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Noah Review by Destiny Mawson

Flying Eagle Publications, Editor Dee Farrell
Flying Eagle Publications

On a book covered with denim blue waters, only the one-word title, Noah, displayed in a white font using all capital letters and underlined, appears. While the description on the back of the book may make it sound like historical fiction, Noah, a book by Flying Eagle Publications, is far from it. Consisting of 109 pages and written more like a biography, the book tells the story of Noah and the Flood from the Bible.

There is not a specific author, but a group of editors that contributed to the research and writing of Noah. As the account of Noah is a biblical story, it makes sense there is religious bias. The authors believe in and speak of a young earth with a literal six-day creation, dinosaurs during the time of Noah, the Rapture, and of course, a global flood.

The book begins with a chapter titled, “What Noah Knew.”  This chapter discusses how man could talk and write from the very beginning enabling them to keep records. It also goes over Adam and Eve’s exile from the Garden of Eden and the first murder by their son Cain. They use this to show how Noah would have known about God and that unlike Cain, he chose to follow Him.

From there the book delves into the life of Noah, beginning with the period leading up to the flood. The authors offer some insight into what this pre-flood world would have been like. They then discuss the flood itself, including the different geographical changes that would have occurred. Finally, they cover the post-flood world.

During these chapters, they also discuss different theories, such as evolutionists’ view of the first man, what the earth may have looked like before the flood, and when animals became carnivorous. The first section ends with the Tower of Babel and the scattering of the people to various parts of the earth.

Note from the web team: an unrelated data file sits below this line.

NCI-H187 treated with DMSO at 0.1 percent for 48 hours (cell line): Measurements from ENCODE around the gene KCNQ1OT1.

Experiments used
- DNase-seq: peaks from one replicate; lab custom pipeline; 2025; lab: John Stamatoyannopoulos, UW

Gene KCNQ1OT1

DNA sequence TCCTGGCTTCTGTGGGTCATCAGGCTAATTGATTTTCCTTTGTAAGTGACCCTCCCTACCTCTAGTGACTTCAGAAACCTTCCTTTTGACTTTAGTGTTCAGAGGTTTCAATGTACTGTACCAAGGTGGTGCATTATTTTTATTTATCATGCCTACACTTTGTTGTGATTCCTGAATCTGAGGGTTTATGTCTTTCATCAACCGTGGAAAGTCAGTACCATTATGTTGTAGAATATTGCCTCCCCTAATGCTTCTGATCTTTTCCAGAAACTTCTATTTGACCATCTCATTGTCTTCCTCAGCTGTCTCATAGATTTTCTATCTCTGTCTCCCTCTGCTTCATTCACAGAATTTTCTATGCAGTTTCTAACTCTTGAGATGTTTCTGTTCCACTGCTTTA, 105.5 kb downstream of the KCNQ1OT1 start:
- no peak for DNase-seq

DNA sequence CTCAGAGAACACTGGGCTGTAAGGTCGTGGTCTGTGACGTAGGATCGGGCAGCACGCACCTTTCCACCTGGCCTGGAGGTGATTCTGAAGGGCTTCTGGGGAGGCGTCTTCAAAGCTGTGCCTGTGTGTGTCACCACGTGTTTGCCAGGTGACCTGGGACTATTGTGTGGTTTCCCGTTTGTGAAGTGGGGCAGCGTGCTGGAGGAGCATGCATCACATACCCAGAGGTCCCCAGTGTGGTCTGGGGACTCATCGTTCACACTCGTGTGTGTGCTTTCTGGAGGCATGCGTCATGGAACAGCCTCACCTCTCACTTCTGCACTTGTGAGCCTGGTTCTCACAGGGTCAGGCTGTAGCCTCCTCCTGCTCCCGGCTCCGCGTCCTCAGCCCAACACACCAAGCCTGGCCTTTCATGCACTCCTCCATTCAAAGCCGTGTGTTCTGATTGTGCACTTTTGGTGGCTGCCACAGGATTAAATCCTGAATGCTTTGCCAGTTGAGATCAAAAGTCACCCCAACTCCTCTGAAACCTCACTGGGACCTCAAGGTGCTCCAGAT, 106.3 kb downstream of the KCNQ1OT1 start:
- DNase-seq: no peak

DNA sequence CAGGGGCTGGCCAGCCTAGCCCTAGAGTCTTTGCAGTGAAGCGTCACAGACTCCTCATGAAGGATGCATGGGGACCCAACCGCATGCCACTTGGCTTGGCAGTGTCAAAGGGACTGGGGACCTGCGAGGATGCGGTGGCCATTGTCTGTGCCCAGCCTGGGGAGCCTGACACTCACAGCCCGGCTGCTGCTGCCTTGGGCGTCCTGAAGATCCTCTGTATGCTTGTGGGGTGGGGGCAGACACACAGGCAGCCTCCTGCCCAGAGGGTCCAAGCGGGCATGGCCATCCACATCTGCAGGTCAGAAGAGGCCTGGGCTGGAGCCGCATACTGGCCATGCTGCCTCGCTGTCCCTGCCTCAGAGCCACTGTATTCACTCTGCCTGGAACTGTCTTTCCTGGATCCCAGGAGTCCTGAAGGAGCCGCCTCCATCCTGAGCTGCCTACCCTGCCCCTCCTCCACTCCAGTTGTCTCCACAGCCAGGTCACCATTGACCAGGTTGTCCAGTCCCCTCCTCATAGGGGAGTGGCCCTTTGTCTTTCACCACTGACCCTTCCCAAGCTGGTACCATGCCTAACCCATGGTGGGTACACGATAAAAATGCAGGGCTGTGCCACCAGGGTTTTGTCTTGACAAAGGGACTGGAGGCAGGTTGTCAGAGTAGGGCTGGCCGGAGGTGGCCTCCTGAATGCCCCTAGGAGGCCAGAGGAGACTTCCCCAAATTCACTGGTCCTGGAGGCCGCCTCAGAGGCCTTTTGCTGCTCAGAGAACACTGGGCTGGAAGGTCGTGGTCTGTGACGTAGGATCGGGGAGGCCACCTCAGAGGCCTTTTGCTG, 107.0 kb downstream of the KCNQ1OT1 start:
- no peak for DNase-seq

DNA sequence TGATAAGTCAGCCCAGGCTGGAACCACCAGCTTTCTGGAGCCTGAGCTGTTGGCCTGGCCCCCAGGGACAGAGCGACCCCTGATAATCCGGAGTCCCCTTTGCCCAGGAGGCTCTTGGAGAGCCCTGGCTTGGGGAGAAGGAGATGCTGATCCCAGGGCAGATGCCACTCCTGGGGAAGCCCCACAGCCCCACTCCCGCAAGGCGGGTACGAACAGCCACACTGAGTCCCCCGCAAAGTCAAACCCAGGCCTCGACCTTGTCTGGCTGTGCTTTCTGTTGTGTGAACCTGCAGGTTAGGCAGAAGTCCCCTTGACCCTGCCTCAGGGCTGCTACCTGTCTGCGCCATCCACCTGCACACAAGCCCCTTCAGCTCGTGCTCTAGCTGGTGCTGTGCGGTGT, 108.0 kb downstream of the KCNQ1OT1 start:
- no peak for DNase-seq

The next section begins by speaking of other stories of a global flood found within diverse cultures worldwide. These cultural stories and the scientific evidence of fossils found, they believe, serve as proof of a global flood.

The next chapter discusses Noah’s children and grandchildren’s efforts to build cities and how and where they may have migrated. The concluding chapter discusses Nimrod in depth and the possibility of a connection to the Epic of Gilgamesh. They show that as empires were built, men began once again to forget God.

The entire book is laden with research the authors compiled that supports their view of a global flood and serves as proof that the story of Noah in the Bible is the truth. While it is not long, it reads like a research paper, and therefore, takes some time to think about and process.

Noah is bothprofessionally researched and written. While there were some differences in doctrine between what is presented by the authors and my own beliefs, I did enjoy the book. The authors presented interesting facts and information and I appreciated their viewpoint even if I did not always agree with the details.

Those whose belief system mirrors the authors will appreciate the depth of research and the detail presented in this time period.

For those whose beliefs differ slightly, there is still value in the research presented and is worth reading.

--Product review by Destiny Mawson, The Old Schoolhouse® Magazine, LLC, May 2019